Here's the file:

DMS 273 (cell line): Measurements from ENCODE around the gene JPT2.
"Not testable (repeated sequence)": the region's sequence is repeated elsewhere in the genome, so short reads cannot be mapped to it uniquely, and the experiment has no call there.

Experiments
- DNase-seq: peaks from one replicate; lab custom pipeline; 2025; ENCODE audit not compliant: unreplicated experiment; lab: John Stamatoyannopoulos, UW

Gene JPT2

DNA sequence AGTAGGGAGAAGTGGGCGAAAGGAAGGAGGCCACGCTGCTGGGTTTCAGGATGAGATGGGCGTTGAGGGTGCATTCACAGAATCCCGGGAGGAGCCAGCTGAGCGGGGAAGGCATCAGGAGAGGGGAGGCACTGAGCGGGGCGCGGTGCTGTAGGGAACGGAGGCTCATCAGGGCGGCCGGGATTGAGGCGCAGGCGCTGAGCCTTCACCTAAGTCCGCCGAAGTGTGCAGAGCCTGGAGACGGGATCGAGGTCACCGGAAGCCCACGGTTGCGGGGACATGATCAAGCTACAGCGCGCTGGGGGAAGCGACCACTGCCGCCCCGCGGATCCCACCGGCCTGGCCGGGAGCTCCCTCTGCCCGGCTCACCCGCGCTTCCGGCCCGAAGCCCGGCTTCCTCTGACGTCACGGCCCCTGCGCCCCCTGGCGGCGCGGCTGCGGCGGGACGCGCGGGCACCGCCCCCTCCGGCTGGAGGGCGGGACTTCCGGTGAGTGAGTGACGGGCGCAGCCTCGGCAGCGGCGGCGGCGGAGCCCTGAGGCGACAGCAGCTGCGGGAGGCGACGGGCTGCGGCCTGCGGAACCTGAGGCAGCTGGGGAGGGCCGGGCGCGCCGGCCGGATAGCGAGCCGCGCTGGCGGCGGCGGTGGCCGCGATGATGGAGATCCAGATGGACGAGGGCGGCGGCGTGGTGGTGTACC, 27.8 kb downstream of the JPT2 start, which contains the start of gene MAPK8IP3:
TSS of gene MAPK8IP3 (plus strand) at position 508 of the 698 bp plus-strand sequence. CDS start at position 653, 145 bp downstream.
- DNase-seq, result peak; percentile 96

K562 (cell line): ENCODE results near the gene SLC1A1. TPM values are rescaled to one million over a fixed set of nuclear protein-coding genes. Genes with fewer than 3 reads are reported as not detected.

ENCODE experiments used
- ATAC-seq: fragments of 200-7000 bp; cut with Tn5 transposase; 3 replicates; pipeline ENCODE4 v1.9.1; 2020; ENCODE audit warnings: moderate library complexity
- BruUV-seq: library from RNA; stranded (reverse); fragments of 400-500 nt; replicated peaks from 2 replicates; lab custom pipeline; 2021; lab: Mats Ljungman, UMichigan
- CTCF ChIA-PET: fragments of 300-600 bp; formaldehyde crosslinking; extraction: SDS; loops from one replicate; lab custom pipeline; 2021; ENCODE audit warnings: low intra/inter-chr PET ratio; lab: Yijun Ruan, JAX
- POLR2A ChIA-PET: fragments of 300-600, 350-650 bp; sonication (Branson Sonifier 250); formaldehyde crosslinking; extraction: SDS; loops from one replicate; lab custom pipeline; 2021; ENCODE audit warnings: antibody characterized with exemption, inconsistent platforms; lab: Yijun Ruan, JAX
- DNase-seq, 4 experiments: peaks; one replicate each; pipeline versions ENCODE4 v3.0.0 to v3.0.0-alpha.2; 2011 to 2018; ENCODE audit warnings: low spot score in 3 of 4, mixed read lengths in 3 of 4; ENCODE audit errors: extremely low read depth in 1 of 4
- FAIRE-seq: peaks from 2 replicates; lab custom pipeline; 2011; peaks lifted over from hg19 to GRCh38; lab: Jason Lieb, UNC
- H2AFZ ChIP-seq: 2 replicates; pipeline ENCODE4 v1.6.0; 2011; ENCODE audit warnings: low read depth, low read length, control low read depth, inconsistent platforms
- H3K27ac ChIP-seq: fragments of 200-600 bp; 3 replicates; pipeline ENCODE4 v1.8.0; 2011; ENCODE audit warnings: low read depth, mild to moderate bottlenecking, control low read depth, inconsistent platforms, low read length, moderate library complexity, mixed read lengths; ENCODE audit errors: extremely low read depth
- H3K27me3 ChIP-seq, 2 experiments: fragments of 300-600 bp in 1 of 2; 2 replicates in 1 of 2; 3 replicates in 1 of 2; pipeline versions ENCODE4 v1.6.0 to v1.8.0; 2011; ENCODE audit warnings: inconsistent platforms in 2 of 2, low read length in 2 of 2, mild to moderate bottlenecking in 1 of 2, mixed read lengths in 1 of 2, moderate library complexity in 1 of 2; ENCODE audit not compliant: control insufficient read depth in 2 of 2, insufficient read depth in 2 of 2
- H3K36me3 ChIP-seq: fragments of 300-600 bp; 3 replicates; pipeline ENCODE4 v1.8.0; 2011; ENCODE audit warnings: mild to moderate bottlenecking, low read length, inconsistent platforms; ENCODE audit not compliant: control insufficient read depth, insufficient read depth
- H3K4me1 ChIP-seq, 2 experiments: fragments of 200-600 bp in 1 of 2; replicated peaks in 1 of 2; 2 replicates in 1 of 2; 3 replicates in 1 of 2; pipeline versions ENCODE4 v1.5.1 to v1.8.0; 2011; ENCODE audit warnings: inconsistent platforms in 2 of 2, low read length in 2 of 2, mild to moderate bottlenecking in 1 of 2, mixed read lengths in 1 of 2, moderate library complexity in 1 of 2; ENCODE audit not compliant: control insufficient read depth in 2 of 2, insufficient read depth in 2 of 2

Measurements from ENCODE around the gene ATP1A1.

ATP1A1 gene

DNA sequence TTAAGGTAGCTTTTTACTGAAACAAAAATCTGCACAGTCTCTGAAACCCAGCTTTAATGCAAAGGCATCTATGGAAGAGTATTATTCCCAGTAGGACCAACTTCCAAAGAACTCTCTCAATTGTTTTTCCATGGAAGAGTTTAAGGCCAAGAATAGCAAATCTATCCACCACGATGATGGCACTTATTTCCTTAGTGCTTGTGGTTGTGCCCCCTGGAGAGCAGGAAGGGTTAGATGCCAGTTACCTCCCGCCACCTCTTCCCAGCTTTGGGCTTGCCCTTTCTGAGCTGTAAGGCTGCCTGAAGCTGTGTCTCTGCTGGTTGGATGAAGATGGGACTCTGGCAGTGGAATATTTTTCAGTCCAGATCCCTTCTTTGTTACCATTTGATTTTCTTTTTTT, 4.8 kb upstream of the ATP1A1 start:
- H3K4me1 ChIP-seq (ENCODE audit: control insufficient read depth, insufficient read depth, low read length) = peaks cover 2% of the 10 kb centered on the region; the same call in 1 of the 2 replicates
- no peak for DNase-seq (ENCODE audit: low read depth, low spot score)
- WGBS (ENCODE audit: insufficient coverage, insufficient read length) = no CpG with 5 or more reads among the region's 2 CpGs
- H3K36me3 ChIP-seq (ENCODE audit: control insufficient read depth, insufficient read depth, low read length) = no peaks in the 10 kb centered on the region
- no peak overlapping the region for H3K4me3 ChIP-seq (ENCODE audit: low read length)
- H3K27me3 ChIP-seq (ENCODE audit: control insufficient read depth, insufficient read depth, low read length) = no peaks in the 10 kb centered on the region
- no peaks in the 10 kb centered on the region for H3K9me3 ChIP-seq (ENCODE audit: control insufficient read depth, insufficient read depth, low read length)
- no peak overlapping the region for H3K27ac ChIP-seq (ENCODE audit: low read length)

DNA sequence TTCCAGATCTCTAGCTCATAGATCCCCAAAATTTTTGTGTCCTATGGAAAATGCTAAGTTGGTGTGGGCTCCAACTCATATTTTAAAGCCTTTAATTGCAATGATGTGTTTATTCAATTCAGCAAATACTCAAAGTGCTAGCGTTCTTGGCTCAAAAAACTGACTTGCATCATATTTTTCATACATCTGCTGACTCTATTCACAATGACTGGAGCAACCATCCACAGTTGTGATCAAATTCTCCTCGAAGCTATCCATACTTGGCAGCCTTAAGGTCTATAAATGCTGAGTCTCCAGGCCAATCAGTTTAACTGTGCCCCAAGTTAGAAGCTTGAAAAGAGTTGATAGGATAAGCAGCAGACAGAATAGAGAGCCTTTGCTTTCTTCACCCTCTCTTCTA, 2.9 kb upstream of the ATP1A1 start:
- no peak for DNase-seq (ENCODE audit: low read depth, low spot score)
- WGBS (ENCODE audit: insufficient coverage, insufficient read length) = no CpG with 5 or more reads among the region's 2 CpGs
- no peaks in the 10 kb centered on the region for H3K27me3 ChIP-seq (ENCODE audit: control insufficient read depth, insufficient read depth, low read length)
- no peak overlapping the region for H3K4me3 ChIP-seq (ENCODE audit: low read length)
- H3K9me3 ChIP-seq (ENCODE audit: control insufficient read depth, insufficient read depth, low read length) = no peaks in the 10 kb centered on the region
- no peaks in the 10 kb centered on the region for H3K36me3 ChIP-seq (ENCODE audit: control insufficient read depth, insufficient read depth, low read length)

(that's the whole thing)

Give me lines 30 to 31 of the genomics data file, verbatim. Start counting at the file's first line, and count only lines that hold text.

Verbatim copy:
- H3K27me3 ChIP-seq (ENCODE audit: control insufficient read depth, insufficient read depth, low read length) = no peaks in the 10 kb centered on the region
- no peaks in the 10 kb centered on the region for H3K9me3 ChIP-seq (ENCODE audit: control insufficient read depth, insufficient read depth, low read length)